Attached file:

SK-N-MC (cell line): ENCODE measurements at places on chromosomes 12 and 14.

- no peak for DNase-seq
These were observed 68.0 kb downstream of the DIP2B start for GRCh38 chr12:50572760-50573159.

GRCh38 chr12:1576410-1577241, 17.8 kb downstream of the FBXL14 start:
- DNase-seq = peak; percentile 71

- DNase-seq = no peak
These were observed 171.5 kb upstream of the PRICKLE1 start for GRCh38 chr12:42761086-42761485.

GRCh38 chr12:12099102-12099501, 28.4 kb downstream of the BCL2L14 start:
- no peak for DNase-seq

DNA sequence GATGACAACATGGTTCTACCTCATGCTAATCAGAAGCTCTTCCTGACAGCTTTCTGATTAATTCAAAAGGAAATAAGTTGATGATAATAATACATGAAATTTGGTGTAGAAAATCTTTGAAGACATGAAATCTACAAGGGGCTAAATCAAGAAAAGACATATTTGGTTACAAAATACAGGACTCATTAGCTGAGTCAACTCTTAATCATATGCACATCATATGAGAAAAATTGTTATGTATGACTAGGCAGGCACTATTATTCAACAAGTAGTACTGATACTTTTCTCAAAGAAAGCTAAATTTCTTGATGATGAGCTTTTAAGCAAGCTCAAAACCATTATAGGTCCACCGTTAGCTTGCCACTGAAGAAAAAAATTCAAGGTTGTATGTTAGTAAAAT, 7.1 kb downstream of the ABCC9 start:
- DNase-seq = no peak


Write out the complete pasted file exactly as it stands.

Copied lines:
SK-N-MC (cell line): ENCODE measurements at places on chromosomes 12 and 14.

- no peak for DNase-seq
These were observed 68.0 kb downstream of the DIP2B start for GRCh38 chr12:50572760-50573159.

GRCh38 chr12:1576410-1577241, 17.8 kb downstream of the FBXL14 start:
- DNase-seq = peak; percentile 71

- DNase-seq = no peak
These were observed 171.5 kb upstream of the PRICKLE1 start for GRCh38 chr12:42761086-42761485.

GRCh38 chr12:12099102-12099501, 28.4 kb downstream of the BCL2L14 start:
- no peak for DNase-seq

DNA sequence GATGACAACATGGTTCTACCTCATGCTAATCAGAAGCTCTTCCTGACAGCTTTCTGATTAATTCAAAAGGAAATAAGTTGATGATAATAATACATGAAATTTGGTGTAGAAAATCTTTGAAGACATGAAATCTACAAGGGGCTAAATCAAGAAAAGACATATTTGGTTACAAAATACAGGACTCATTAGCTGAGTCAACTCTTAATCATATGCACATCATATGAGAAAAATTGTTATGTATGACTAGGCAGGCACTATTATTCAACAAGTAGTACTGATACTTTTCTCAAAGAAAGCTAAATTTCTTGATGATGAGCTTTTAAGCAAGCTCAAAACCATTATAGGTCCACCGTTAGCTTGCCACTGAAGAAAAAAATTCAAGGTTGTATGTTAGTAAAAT, 7.1 kb downstream of the ABCC9 start:
- DNase-seq = no peak